For some time, the modern marketing gimmick has been “razor handles.” That is, you just about give away the mechanism—a razor handle, a computer printer, and more—in order to create an annuity of sales for the supply. Such as razor or printer cartridges.
That hasn’t gone away. But a much newer wrinkle is the subscription sale—such as Dollar Shave Club or Harry’s—where every month your choice of blades and potions arrives without your having to think about it.
That’s just the beginning. You know how Pandora turns your thumbs up/thumbs down ratings into a customized music playlist? Now imagine a clothes shopping service that offers new threads on approval. Don’t like everything? Or anything? Send it back, no shipping charge. That’s Stitch Fix. Another service tests your eyes online, offers you an online selection of frames, and ships new glasses.
This is not a glimpse of the future. It’s all here.
“At American Express we’ve been referring to this trend as ‘globile’,” said Denise Pickett, president, U.S. Consumer Products & Services, during a general session at this fall’s Money 20/20 Conference. “That’s ‘global mobile services delivered seamlessly.’ And it is rapidly changing the service game in many ways.”
Continuing, Pickett said that “when even the friction of walking into a store to buy glasses or picking out your clothes is removed, what do consumers come to expect with regards to their money?”
Meet me where I am…
Added Pickett, a 25-year financial services veteran: “And what are we going to do about the inflation of expectations?”
Here’s the challenge, she said. Card members “are living their lives in one continuous experience. They no longer think in terms of specific industries like finance, hospitality, or healthcare. They are going to judge every interaction with a brand against the last delightful and frictionless experience that they had, regardless of which company delivered it.”
A key step is to bring financial services to where the customer is. Increasingly, customers expect that. So, for example, American Express has developed a service for Amazon’s Alexa that can answer many types of account questions. Amex can also be reached from within Facebook Messenger. Beyond that, the company is piloting an app called Ask Amex, a mobile concierge powered by Amex for assistance in making travel, entertainment, and restaurant reservations.
But frictionless means more than easy access to Pickett. She says companies must find out what customers really want. And in bill payment, a financial services basic, “we learned that they want a deeper level of control.”
From this came the company’s recently introduced “Pay It Plan It” service. Holders of certain American Express credit cards can choose how and when they pay certain charges, ranging from instantly, through linked debit cards that tap their banks accounts to a choice of installment plans for larger purchases. [Read “Amex offers credit card users new ways to pay”]
“Everyone who has planned a wedding or bought a house knows that every month is not created the same,” said Pickett. “And it’s hard to keep track of what you’re spending.” This inspired the new service, introduced in late summer.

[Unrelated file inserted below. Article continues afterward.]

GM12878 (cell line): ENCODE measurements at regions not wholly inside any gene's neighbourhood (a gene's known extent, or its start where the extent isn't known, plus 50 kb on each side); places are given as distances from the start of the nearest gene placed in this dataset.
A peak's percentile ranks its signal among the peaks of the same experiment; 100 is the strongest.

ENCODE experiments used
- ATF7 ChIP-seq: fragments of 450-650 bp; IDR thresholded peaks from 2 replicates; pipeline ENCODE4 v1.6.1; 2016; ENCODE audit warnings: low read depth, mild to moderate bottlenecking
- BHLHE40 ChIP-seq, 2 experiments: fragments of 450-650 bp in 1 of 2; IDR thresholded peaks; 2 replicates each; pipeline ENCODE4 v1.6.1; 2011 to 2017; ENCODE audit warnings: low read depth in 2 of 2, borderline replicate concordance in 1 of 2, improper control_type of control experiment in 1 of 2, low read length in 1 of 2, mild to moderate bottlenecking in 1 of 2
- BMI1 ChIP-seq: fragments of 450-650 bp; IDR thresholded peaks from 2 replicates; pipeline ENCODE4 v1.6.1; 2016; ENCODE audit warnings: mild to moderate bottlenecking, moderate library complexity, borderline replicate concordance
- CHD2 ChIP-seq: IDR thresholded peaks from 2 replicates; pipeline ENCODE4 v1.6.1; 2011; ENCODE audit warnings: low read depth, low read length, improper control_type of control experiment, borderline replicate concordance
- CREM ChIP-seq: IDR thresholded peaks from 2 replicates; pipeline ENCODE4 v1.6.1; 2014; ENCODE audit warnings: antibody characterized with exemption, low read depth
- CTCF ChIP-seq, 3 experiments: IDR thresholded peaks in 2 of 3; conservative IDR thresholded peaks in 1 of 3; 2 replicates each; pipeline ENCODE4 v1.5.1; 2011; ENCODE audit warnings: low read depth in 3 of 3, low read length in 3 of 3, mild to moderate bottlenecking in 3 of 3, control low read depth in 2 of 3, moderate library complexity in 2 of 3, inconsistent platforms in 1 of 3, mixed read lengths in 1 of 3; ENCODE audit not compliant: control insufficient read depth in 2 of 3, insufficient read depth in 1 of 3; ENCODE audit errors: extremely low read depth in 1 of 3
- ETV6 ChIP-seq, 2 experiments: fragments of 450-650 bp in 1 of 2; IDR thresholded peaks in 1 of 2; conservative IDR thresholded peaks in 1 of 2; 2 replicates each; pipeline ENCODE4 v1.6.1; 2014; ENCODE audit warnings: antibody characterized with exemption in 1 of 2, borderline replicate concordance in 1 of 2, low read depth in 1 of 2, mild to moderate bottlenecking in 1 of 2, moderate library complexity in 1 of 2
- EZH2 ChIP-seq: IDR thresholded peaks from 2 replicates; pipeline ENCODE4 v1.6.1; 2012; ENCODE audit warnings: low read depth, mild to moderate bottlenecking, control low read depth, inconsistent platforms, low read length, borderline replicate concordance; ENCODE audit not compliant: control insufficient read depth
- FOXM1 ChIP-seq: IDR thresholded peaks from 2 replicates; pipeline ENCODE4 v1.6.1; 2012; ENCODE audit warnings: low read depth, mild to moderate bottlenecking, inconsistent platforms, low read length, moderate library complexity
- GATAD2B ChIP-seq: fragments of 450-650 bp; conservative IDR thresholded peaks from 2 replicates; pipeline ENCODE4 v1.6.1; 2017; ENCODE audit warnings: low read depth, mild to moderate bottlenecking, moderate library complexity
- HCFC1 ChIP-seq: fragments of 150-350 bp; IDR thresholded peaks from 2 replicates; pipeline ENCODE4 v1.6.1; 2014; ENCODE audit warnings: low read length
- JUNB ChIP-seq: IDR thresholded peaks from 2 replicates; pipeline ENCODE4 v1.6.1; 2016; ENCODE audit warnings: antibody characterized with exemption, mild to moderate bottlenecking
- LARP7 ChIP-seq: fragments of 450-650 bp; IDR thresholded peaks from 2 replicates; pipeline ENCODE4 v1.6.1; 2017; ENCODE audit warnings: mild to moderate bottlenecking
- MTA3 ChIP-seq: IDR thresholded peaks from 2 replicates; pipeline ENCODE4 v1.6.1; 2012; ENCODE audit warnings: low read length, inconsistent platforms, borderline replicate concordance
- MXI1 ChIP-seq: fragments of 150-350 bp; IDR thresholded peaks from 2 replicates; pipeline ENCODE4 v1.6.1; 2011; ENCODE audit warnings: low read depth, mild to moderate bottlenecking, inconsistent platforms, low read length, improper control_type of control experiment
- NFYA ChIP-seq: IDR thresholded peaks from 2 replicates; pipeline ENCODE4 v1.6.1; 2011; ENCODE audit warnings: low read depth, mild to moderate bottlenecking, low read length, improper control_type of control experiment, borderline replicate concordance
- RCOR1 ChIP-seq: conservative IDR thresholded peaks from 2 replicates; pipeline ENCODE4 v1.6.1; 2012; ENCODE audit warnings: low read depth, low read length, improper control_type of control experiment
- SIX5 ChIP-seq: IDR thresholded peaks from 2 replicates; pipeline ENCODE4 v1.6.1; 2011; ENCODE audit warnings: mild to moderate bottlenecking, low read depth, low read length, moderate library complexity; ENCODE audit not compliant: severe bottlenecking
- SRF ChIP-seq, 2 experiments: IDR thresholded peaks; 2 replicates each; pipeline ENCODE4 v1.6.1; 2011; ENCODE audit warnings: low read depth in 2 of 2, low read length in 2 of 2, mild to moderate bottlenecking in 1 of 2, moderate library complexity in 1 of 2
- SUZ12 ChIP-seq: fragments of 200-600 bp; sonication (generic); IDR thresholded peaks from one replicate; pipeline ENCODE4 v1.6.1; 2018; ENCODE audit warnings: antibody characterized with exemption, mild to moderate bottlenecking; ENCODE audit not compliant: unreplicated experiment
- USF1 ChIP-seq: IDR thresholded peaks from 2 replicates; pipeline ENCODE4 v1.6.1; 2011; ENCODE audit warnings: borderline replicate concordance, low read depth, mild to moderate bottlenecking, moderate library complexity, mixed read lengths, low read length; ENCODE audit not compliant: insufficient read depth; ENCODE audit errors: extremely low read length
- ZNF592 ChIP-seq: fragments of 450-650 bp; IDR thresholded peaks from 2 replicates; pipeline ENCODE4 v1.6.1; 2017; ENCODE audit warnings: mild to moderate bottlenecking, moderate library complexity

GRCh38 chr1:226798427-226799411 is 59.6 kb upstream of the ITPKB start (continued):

Beyond product design, Pickett said the way to interpret a move like this is a matter of who calls the shots.
“It’s about relinquishing a little bit of control,” she explained. “Letting our customers lead in determining when, where, and how they want to interact.”
The common denominator is thinking outside of the financial company’s own environment, and thinking of what the customer wants to accomplish.
This is the trend behind much of what is going on among consumers now. “Companies like Spotify, Netflix, Uber, and Airbnb are teaching consumers to treat products like services,” Pickett explained. “Our children are going to look back and think we were crazy for purchasing our entertainment in incremental units like TV shows and albums.”
The umbrella term for this trend, she noted, is “servitization.”
Don’t forget the human element
While “servitization” and “globile” might imply that people crave more relations with bots and such, Pickett sees this as going further than consumers want.
“Humanizing technology is super important,” she explained. “That’s because when it comes to significant life issues like health and someone’s finances there is a certain point where we expect and want to deal with a human. Even for the basic interactions, we want it to feel as human as possible—even when we know we’re engaging with artificial intelligence.”
Pickett says AI must complement, and not replace, the frontline customer service representative. AI should free up humans to deliver higher quality experiences to more people, rather than forcing all dealings into an electronic channel.
Pickett—who noted that she is a mother of three—gave a real-world example of what she means.
Part of her job is listening to call center employees handling customer requests. She told of a recent call:
“A man spent over 50 minutes on the phone with an Amex representative, making a dinner reservation, and he wanted to make sure the restaurant knew that his wife was pregnant. He must have used the word ‘pregnant’ over ten times during the call.
“I realized two things. First, this was clearly his first child—by the time you get to the second child you’re not thinking about this. Second, here was a young man needing to tell people his wife was pregnant, to know that she’d be taken care of. And we were there to listen.”
Picket said she gets the need to adopt more AI and all the other new technologies. But she added, “the reality is that the need for a human element has become more, not less important.”
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